The rotunda was a gift of Archduke to wife Maria Beatrice d’Este to celebrate 20 years wedding
The rotunda was designed by Architect Piermarini as a simple semicircular swelling of the greenhouse external walls. Painter Andrea Appiani frescoed vaults and walls with Amor and Psyche myth.
The rotunda stands between the orangerie and the kitchen wings. It was linked to the Villa via a 263 fathom long gallery (1578 feet). You could enter through a couple of passages concealed by mirrored doors. Opposite, a wide window and a lavish alabaster fireplace turned this room into a real parlor.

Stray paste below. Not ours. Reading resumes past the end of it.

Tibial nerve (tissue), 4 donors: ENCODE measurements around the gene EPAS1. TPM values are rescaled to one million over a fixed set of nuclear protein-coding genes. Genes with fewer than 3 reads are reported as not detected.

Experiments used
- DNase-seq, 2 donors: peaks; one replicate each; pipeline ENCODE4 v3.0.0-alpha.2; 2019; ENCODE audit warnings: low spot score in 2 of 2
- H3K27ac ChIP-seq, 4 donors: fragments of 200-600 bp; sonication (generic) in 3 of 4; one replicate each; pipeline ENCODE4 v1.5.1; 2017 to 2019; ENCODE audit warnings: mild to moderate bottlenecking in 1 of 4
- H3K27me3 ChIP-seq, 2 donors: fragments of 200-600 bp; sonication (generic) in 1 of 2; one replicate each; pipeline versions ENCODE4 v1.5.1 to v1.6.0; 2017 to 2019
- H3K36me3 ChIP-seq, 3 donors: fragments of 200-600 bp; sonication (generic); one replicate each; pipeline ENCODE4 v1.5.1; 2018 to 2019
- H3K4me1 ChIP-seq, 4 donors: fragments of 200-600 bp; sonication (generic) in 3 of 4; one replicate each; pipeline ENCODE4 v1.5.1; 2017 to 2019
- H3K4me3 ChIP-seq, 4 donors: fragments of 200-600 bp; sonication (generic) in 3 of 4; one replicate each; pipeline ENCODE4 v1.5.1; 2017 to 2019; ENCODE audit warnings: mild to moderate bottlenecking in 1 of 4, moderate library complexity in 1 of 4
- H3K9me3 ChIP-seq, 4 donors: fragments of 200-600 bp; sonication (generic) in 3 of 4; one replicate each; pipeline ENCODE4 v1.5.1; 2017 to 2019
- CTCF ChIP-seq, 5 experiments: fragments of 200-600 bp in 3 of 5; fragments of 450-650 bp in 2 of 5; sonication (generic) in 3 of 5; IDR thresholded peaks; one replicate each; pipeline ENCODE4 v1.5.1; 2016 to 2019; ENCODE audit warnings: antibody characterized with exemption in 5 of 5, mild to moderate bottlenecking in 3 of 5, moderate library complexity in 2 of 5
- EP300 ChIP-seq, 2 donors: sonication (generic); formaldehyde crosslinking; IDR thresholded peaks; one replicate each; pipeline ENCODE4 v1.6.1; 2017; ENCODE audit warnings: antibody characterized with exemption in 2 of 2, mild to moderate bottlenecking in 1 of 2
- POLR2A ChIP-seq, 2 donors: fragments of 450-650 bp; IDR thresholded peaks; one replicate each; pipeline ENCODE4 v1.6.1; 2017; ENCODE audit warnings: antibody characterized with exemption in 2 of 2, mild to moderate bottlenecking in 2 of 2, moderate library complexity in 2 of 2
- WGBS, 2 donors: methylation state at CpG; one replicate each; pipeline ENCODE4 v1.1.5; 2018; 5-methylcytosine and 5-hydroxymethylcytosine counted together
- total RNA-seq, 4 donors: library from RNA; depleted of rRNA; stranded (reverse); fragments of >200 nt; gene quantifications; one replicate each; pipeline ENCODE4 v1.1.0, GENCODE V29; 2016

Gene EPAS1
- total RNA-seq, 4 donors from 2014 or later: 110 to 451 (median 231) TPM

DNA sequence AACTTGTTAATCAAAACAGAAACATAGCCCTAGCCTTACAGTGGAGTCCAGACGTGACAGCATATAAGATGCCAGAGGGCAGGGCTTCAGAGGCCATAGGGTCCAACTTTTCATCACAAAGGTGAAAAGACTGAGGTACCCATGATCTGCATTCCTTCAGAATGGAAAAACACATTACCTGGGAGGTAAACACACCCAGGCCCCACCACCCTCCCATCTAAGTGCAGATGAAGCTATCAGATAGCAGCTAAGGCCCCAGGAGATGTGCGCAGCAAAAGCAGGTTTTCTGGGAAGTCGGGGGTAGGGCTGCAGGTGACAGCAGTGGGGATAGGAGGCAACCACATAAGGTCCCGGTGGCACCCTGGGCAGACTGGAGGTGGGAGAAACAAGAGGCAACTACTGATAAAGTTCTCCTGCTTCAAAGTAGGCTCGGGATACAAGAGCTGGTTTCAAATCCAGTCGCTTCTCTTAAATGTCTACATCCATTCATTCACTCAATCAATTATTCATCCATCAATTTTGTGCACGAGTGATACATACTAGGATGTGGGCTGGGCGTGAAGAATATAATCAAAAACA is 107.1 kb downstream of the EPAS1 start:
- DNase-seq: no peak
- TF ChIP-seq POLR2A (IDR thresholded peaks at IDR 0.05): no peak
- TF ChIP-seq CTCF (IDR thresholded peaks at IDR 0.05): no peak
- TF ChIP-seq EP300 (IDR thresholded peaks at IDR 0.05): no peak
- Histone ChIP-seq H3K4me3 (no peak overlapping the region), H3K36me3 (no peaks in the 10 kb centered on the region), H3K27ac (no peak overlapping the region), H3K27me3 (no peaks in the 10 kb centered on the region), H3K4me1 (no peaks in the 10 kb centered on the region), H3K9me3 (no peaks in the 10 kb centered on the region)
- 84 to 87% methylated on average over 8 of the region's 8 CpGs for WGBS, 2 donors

Yet, this valuable setting followed the Villa historical events, there including periods of obscurantism, in that it lost its original function.
However, starting from 1980, a series of interventions based on documentary research could enhance this jewel. The Rotunda is in fact now linked again to the greenhouse.
Photo gallery of interior.
We are told by historiography that Architect Piermarini arranged a mechanism to celebrate the Archdukes’ wedding anniversary. Archduke Ferdinand entered the long gallery together with wife and guests in order to enjoy Appiani’s frescoes. Once there, the mirrored doors disappeared disclosing people and orchestra playing cello music and a number of dressed-in newlyweds sitting at a decked table. Duchess Maria Beatrice d’Este was so impressed that she went on enjoying the scene until dawn.